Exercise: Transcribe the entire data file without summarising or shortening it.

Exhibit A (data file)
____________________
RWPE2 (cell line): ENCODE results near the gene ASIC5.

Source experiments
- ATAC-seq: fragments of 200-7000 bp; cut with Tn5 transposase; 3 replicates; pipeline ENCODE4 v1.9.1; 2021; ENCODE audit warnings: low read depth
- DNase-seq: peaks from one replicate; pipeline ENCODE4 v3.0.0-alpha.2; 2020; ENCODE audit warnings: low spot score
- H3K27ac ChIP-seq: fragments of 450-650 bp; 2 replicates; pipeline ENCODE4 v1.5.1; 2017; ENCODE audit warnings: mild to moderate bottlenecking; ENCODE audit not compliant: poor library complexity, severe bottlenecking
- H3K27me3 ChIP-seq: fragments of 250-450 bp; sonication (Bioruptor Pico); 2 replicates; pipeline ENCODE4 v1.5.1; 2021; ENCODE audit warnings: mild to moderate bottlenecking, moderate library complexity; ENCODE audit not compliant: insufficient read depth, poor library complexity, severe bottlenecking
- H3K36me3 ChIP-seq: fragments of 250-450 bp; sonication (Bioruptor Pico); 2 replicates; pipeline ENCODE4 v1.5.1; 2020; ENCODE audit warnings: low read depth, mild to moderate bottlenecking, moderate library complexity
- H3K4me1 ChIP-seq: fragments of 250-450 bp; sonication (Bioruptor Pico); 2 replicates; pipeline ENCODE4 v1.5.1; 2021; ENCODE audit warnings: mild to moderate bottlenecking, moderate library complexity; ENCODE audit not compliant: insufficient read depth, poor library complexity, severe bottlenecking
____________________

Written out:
RWPE2 (cell line): ENCODE results near the gene ASIC5.

Source experiments
- ATAC-seq: fragments of 200-7000 bp; cut with Tn5 transposase; 3 replicates; pipeline ENCODE4 v1.9.1; 2021; ENCODE audit warnings: low read depth
- DNase-seq: peaks from one replicate; pipeline ENCODE4 v3.0.0-alpha.2; 2020; ENCODE audit warnings: low spot score
- H3K27ac ChIP-seq: fragments of 450-650 bp; 2 replicates; pipeline ENCODE4 v1.5.1; 2017; ENCODE audit warnings: mild to moderate bottlenecking; ENCODE audit not compliant: poor library complexity, severe bottlenecking
- H3K27me3 ChIP-seq: fragments of 250-450 bp; sonication (Bioruptor Pico); 2 replicates; pipeline ENCODE4 v1.5.1; 2021; ENCODE audit warnings: mild to moderate bottlenecking, moderate library complexity; ENCODE audit not compliant: insufficient read depth, poor library complexity, severe bottlenecking
- H3K36me3 ChIP-seq: fragments of 250-450 bp; sonication (Bioruptor Pico); 2 replicates; pipeline ENCODE4 v1.5.1; 2020; ENCODE audit warnings: low read depth, mild to moderate bottlenecking, moderate library complexity
- H3K4me1 ChIP-seq: fragments of 250-450 bp; sonication (Bioruptor Pico); 2 replicates; pipeline ENCODE4 v1.5.1; 2021; ENCODE audit warnings: mild to moderate bottlenecking, moderate library complexity; ENCODE audit not compliant: insufficient read depth, poor library complexity, severe bottlenecking